When a bumbling pair of employees at a medical supply warehouse accidentally release a deadly gas into the air, the vapors cause the dead to re-animate as they go on a rampage through ... See full summary »
An eighteen-year-old high school girl is left at home by her parents and she decides to have a slumber party. There is friction between some of the invited guests and the new girl, who is ... See full summary »
Amy Holden Jones
An undertaker and his two friends, who are restaurant owners, drum up business by going out on the town and killing people; the restaurant owners use parts of the bodies for their menu, and... See full summary »
Ghoulies II picks up a short time after the first movie, a few of the little nasties stow away on an amusement park ride and bring big bucks to a dying fair. The creatures are mad after an ... See full summary »
One morning a young man wakes to find a small, disgusting creature has attached itself to the base of his brain stem. The creature gives him a euphoric state of happiness but in return demands human victims.
Udo Kier is without a doubt the sickliest of vampires in any director's interpretation of the Bram Stoker tale. Count Dracula knows that if he fails to drink a required amount of pure ... See full summary »
Vittorio De Sica
A man decides to turn his moribund life around by winning back his ex-girlfriend, reconciling his relationship with his mother, and dealing with an entire community that has returned from the dead to eat the living.
Actors led by Alan Ormsby go to a graveyard on a remote island to perform a necromantic ritual. The ritual works and soon the dead are walking about and chowing down on human flesh. Written by
The 1990 reference book "Uranian Worlds: A Guide to Alternative Sexuality in Science Fiction, Fantasy, and Horror" by Eric Garber and Lyn Paleo lists "Children Shouldn't Play with Dead Things" as one of the first horror movies to show positive (though stereotyped) gay male characters who also have an important role in the story. With the help of these two gay men (actors Roy Engleman and Robert Philip) made-up as corpses, Alan plays a practical joke on the other characters that frightens them so badly that one wets his pants. See more »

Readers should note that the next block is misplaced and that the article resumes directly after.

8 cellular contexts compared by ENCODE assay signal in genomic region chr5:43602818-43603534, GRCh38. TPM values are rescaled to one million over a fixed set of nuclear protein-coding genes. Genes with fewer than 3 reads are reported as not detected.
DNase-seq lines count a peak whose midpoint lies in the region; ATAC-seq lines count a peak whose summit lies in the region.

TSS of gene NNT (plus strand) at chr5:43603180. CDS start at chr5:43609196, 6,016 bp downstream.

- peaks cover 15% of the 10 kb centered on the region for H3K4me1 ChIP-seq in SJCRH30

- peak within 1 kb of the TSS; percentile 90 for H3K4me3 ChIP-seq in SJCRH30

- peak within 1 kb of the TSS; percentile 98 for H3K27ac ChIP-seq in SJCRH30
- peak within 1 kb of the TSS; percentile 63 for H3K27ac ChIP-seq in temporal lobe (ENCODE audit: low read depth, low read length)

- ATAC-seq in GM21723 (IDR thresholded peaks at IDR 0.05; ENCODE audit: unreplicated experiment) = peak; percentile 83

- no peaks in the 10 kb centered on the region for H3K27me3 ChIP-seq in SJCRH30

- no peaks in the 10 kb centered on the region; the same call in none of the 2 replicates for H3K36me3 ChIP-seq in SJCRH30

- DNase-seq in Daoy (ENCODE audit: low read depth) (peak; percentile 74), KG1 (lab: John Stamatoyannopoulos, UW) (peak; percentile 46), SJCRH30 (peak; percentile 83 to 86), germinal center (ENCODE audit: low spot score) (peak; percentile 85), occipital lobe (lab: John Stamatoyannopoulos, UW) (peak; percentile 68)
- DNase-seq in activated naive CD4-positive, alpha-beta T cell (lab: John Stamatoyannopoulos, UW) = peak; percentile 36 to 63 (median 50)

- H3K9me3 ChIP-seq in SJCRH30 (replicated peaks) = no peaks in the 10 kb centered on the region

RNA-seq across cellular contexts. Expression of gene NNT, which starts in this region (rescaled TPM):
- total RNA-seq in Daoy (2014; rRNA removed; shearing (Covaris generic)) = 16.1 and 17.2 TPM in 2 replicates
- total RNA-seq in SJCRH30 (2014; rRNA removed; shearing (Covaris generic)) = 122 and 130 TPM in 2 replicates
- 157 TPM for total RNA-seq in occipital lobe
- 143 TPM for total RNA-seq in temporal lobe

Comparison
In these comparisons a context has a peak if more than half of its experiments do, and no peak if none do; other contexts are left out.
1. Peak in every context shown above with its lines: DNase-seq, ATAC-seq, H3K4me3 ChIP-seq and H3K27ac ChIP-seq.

After Val shines the light on the body of Paul, she then turns back around, bringing the light with her; yet when Terry looks out, both the body and zombie are still illuminated by the same light. See more »
Silence! The magnitude of your simplitude overwhelms me!
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Director Bob Clark is credited as "Benjamin Clark" in the opening credits. See more »
This is one of those great horror movies where the only problems can be found in corporate faults. This movie is full of great characters (even the character you're supposed to hate is really interesting), with good acting to back up the great story. I also like how Alan's necrophiliac desires are really underplayed by how the film is made. Some people won't even catch them the first time they watch it, which gives this an oddly intellectual angle. Also, most of the make-up FX are truly amazing in such a low-budget movie. The close-ups of some of these zombies really make that obvious, which makes me wonder how people could trash on these excellent make-up jobs. You want to see some bad make-up? See "Redneck Zombies", it will redefine what bad make-up is for you. Anyway, this movie is good at the black humor and just as good with the chills. This being a PG film without hardly any blood, I was surprised to find that the zombie attack scenes had an intensity to them that greatly rivaled those in "NOTLD" without hardly any gore. (Still, I do want to see the uncut version available through some import services and see why that version was rated for people 18 and over!) Another thing I love about this movie is that it has some of the greatest atmosphere to it. It retains a classic, dark-foggy-night horror feel throughout, with even the slowest of moments having a definite creepiness to them. It's also great to see a horror movie with zombies that relies more on the characters than blood and guts for a change. Many criticize this for being too slow, but I enjoyed every minute of it. A very sadly underrated and ultimately overlooked masterpiece of indie horror.
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